On Thursday, August 30, the Honorable Catherine M. Salinas, United States Magistrate Judge for the Northern District of Georgia, delivered the second annual Center for Access to Justice Public Interest Keynote address at Georgia State University College of Law. Salinas encouraged students to begin thinking about their professional identity as lawyers and to commit to serving the public interest, whether full time or by doing pro bono work as part of a different full-time career.
A graduate of Emory University and the University of Texas School of Law, Salinas has been a United States Magistrate Judge since 2015, a position she calls her “dream job.”
In describing her path to becoming a federal judge, Salinas acknowledged that hers was a somewhat unconventional trajectory. She started law school as a self-described “activist and general contrarian” who “might have dressed in a punk rock style with a mohawk.” From the outset, she planned to be a public interest lawyer.
She began her legal career in 1994 at Texas Rural Legal Aid on the Mexican border, where she represented migrant farmworkers and other low-income Texans. She was inspired by the dedication of the people she worked with, and felt like she had found her “true self” personally and professionally.
In 1999, she returned to Atlanta and applied to work at Atlanta Legal Aid Society, a job she ultimately did not get, allegedly because she wore overalls to the interview. Undeterred, she explored working as a public defender and a staff attorney in the Eleventh Circuit. She later served as a law clerk to Senior United States District Judge Willis B. Hunt, Jr. and eventually earned a place as a shareholder at the national law firm Carlton Fields, where she worked for ten years as a commercial litigator.
At every step, Salinas says she pursued positions that appealed to her rather than what she thought was expected of her, and she urged the audience to do the same. No matter what role she was playing professionally, she always dedicated herself to giving back.
“Sometimes you have to reshape how you view yourself, but there are always things you can do to be part of the community and keep that [commitment] alive,” Salinas said. She suggested that law students write down their goals and dedicate themselves to pro bono service because of its many benefits to the lawyer, to the client, and to the community as a whole.
Andrew Brown (J.D. ’19) took her words to heart. “Judge Salinas’s speech was incredibly refreshing to hear after being in law school for two years,” Brown said. “She touched upon every concern most law students have throughout their time in law school. Her story about the journey through law school—and life for that matter—reminded me that there is no one way to do things. It was nice to hear that from someone who has achieved so much in their professional career.”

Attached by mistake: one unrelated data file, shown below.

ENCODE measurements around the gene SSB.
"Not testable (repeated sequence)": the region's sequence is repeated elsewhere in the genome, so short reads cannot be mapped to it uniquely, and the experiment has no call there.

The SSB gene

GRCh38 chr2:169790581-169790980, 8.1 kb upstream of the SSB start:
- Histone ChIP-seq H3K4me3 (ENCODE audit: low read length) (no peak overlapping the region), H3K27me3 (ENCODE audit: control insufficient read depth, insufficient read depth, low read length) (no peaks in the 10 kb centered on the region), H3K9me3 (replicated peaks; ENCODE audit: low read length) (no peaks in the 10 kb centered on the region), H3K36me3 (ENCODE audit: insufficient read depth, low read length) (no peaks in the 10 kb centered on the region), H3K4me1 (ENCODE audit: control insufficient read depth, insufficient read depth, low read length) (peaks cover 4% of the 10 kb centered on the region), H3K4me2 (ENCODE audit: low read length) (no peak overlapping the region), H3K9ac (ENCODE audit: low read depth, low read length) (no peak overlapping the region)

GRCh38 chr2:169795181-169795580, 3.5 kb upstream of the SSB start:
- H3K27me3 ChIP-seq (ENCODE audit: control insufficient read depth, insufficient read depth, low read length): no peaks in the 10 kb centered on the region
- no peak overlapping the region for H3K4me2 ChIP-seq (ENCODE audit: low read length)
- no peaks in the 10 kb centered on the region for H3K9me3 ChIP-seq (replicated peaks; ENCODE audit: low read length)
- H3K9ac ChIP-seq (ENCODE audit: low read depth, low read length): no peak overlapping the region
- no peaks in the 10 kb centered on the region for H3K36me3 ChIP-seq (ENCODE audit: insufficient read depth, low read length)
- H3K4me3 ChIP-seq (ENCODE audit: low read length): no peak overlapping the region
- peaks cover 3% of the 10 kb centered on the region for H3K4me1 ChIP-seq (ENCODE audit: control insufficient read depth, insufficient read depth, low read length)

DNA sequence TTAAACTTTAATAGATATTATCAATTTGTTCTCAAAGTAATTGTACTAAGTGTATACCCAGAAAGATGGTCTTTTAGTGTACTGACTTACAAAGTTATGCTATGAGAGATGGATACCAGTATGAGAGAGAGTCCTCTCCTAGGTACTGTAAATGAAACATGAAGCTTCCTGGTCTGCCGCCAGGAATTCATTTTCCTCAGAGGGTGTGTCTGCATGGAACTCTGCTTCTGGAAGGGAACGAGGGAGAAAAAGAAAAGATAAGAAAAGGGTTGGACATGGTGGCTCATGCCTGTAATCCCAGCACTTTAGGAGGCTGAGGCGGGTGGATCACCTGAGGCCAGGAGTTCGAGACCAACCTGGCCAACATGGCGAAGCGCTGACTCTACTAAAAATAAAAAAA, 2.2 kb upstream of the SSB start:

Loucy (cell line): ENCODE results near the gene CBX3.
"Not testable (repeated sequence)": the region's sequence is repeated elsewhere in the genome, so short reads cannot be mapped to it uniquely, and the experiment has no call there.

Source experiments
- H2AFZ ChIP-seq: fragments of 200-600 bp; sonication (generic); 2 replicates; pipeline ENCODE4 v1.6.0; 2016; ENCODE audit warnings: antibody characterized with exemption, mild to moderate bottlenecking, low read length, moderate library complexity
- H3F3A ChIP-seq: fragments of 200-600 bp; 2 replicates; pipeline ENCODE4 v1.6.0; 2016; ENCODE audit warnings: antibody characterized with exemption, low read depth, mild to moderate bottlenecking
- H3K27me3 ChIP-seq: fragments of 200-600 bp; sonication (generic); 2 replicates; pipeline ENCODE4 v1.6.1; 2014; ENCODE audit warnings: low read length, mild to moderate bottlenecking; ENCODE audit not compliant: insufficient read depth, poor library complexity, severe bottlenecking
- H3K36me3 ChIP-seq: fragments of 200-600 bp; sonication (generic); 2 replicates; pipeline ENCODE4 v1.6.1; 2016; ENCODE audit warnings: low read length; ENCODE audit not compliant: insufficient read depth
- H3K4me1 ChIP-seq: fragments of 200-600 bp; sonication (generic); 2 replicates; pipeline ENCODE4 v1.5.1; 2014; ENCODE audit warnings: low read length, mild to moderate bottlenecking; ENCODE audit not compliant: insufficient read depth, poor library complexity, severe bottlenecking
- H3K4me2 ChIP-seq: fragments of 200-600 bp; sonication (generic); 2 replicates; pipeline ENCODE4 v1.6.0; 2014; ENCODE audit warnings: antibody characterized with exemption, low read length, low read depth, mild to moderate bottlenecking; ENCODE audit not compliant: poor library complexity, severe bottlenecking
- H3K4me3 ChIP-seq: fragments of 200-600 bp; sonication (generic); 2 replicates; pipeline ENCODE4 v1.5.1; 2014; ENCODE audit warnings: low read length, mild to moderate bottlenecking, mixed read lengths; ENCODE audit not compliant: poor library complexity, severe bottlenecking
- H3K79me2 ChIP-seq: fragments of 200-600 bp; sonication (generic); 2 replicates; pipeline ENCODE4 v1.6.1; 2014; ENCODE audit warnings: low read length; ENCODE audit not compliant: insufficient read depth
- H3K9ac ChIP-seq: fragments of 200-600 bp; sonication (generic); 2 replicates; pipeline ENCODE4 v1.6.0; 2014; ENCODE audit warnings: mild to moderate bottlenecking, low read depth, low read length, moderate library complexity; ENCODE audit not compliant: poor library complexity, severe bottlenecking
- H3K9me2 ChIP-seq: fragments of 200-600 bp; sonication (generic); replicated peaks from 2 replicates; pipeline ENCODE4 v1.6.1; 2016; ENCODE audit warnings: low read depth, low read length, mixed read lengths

Louisa Pinto (J.D. ’19) agreed. “As someone who is still determining where I want to work in the public interest field, I was encouraged by Judge Salinas’s untraditional path. Even though she did not leave law school with a 10-year plan, her breadth of experience—in public interest and private law—prepared her well for her future work as a judge.”
Salinas underscored that, whether law students seek to pursue a public interest career or have another path in mind, they “can still keep public interest in their lives.” Pro bono service is one way to do that. In addition to providing valuable experience, especially for new lawyers, pro bono work provides fodder for cocktail party conversations and is a great way to develop professional identity, Salinas said.
Judge Salinas is a past president of the Atlanta Legal Aid Society and currently serves on the Access to Justice Committee of the State Bar of Georgia.
Darcy Meals, assistant director of the Center for Access to Justice, said Salinas was an ideal Public Interest Keynote speaker. “She is a lifelong public servant and a living example of the fact that public interest work can take many forms in one’s legal career,” Meals said.